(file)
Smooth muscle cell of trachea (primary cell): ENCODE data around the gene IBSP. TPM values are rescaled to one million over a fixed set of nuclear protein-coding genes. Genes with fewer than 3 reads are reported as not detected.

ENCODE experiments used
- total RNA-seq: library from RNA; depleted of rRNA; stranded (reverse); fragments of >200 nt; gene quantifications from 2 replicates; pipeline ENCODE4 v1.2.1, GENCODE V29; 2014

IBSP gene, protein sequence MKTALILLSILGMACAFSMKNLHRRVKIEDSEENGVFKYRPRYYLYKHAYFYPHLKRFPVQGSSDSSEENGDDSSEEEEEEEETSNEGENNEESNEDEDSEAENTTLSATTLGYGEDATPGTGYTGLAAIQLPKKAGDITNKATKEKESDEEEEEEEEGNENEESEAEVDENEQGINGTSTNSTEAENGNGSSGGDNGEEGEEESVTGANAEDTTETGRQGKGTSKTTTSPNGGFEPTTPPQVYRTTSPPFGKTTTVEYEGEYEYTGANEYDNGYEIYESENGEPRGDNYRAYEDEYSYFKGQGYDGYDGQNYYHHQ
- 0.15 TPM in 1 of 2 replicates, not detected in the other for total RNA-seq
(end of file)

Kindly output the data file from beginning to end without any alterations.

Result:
Smooth muscle cell of trachea (primary cell): ENCODE data around the gene IBSP. TPM values are rescaled to one million over a fixed set of nuclear protein-coding genes. Genes with fewer than 3 reads are reported as not detected.

ENCODE experiments used
- total RNA-seq: library from RNA; depleted of rRNA; stranded (reverse); fragments of >200 nt; gene quantifications from 2 replicates; pipeline ENCODE4 v1.2.1, GENCODE V29; 2014

IBSP gene, protein sequence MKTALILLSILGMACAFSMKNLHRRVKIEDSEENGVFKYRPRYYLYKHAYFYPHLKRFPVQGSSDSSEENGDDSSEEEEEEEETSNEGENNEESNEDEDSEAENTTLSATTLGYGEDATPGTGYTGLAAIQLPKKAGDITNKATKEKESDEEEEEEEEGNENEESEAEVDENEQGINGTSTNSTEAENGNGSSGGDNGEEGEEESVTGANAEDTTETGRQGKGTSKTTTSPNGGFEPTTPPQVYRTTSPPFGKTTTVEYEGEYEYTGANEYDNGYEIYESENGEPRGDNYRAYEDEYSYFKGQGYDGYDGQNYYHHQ
- 0.15 TPM in 1 of 2 replicates, not detected in the other for total RNA-seq